Meditating on the Sorrowful Mysteries

The Sorrowful Mysteries of the rosary are my other favorite set of mysteries. Each time I mediate on them, I remember that I’m not alone in my suffering. However small it may be compared to Jesus’ suffering, I remember that he understands the pain that I go through. The Sorrowful Mysteries help me to remember that Jesus made suffering holy, and I do my best to view my pain as a blessing that brings me closer to him.

The first Sorrowful Mystery is the Agony in the Garden

Jesus went with them to a place called Gethsemane. He advanced a little and fell prostrate in prayer. “My Father, if it is possible, let this cup pass me by.”

Matthew 26:36 &39

I relate to this Jesus so much. Instead of praying with him and being present, his apostles fell asleep when he needed them. He knew that the next day he would endure unspeakable suffering which would lead to his death. He knew that this is what he came here to do, but in his humanity, he grew anxious, and in his anxiety, he asked his father to be spared. I often ask God to take away my suffering instead of blessing me as I go through it. Instead of asking God to use my suffering for his glory, I ask him to prevent it altogether. Suffering is uncomfortable and no one wants to endure it, but there’s always goodness that comes from it.

Meditating on the Sorrowful Mysteries: Reflections for your meditations on the Sorrowful Mysteries of the Rosary

The second Sorrowful Mystery is the Scourging at the Pillar

The people said, “Let His blood be upon us and upon our children.” At that, he released Barabbas to them. Jesus, however, he first had scourged.

Matthew 27:25-26

Did you ever have an injury or an illness that caused unbearable physical pain? Did you ever tear your ACL or, like me, did you ever have strep throat that hurt so much you cried? Whatever you went through, Jesus went through it first during the Scourging at the Pillar. He suffered intense physical pain in solidarity with us. Know that when your body aches and burns, Jesus understands what you’re going through and he’s there beside you.

The third Sorrowful Mystery is the Crowning with Thorns

They stripped off His clothes and wrapped Him in a scarlet cloak. Weaving a crown out of thorns, they fixed it on His head and began to mock Him.

Matthew 27:28-29

Jesus could have died just from wearing the crown of thorns. It had fourteen sharp thorns that pierced the sensitive veins and nerves in his head. Any amount of pressure on the thorns would irritate these wounds. I’ve read that when he wore the crown of thorns, Jesus suffered in solidarity with those with mental illnesses. Sometimes I feel like I’m wearing my own crown of thorns when I get anxious about my life or when I feel unworthy or useless. The Crowning with Thorns reminds me that I’m more than what I suffer from and that intrusive and anxiety-inducing thoughts don’t come from God.

The fourth Sorrowful Mystery is the Carrying of the Cross

Jesus was led away, and carrying the cross by Himself, went out to what is called the Place of the Skull. There they crucified Him.

John 19:17-18

In Catholic elementary school we would pray the Stations of the Cross on Fridays during Lent. The older I get, the more I love praying the Stations of the Cross and reflecting on our Lord’s Passion. I think of how difficult the road to Calvary was for Jesus. I think of how he suffered willingly out of love for us. I think of how he remained gracious and patient as he suffered and didn’t grow irate with anyone. I think of how Jesus thought of all of his children individually during his Passion. In the darkest moments of his life, he kept going with immense love.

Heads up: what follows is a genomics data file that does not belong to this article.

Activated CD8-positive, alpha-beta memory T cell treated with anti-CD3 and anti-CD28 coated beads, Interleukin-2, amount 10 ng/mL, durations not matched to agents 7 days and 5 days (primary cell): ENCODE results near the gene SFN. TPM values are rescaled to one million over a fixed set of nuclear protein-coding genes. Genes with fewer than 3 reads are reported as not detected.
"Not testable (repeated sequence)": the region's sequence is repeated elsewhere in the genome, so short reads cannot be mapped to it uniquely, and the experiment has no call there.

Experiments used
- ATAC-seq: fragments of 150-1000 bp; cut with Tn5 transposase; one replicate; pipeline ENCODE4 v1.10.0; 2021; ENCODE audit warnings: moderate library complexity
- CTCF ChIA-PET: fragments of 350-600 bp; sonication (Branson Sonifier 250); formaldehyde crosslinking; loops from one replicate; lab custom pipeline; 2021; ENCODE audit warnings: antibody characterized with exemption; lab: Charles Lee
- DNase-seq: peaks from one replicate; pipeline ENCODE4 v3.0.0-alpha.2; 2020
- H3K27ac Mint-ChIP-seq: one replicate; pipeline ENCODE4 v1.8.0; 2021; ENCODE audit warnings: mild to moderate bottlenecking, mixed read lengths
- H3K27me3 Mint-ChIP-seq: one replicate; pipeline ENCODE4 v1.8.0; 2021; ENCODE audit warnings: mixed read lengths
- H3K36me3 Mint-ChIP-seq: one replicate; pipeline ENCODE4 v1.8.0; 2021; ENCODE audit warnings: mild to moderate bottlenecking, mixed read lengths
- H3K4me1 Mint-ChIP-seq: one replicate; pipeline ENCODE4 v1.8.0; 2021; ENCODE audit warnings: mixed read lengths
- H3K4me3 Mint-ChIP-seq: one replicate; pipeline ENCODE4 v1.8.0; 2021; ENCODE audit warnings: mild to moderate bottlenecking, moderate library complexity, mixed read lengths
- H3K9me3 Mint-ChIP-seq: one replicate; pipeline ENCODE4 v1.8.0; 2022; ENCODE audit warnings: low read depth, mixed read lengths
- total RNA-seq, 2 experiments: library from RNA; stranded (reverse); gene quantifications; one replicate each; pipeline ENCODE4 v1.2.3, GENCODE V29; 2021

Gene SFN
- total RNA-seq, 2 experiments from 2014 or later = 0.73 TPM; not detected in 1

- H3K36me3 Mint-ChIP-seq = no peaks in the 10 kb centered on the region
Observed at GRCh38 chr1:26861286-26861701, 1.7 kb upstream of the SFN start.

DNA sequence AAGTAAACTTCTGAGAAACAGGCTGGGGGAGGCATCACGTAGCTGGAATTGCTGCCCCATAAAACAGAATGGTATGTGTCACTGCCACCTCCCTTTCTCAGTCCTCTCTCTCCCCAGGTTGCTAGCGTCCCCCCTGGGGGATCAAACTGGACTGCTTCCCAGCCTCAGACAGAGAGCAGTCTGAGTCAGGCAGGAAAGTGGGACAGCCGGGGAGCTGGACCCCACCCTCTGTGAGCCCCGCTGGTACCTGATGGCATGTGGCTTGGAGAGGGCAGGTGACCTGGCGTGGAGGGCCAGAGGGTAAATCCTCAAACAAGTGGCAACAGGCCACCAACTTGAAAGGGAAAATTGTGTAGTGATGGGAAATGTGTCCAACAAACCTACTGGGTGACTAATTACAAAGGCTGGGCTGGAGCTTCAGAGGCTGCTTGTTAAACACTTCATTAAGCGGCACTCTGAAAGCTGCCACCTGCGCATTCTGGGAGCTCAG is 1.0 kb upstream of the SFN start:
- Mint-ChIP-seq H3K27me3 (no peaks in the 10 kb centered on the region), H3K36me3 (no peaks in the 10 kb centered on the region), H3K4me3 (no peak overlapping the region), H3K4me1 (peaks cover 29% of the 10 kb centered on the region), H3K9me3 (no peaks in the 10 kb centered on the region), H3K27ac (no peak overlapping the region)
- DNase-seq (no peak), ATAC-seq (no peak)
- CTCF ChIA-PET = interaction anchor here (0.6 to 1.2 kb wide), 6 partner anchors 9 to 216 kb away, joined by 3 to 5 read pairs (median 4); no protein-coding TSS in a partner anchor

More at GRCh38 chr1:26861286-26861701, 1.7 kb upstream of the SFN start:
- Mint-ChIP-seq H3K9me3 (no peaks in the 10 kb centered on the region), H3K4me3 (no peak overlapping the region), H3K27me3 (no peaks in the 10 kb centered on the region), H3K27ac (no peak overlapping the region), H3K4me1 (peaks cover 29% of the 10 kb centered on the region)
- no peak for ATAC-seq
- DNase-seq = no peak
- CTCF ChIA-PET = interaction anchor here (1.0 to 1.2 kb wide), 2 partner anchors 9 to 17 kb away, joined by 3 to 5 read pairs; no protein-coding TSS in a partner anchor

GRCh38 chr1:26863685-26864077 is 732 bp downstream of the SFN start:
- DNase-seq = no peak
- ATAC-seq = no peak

Enjoying this post? Subscribe to Radiant with Joy!

The fifth Sorrowful Mystery is the Crucifixion

The curtain in the sanctuary was torn in two. Jesus uttered in a loud cry, “Father, into Your hands I commend my spirit.” After this, He expired.

Luke 23:45-46

The curtain in the sanctuary separated God from man. When it was whole, we were unworthy of approaching God, let alone being united with him. When Jesus died, the curtain was torn in two. Now, nothing separates us from God. Jesus’s death and resurrection allows us to have eternal life. Out of the most horrible thing humanity could have done–crucifying the Son of God–the most beautiful thing happened. Nothing, not even death, can separate us from our Heavenly Father when we abide in him and he abides in us. He takes our sorrows and makes them blessings.

Stay radiant!

Click the links below to visit Radiant with Joy’s social media and Etsy Shop!

Published by madeline_mckissick

Originally from Western Pennsylvania, Madeline spent a year of service in Washington DC before settling on the Eastern Shore of Maryland. She and her husband, Nathan strive for holiness and Sainthood by living simply and intentionally with their eyes fixed on God. You can find Madeline wearing cardigans, enjoying a charcuterie board and a glass of wine, playing board games, spending time with her loved ones, and sometimes doing all four at once. Check out and @radiantwjoy on Instagram!

3 thoughts on “Meditating on the Sorrowful Mysteries

  1. When I am suffering something, remembering how much Jesus suffered for us, helps me so much. I love the story of the veil torn in two….I just can’t explain how immensely grateful it makes me feel! God gives us so many graces!!!!


Leave a Reply

Fill in your details below or click an icon to log in: Logo

You are commenting using your account. Log Out /  Change )

Facebook photo

You are commenting using your Facebook account. Log Out /  Change )

Connecting to %s

%d bloggers like this: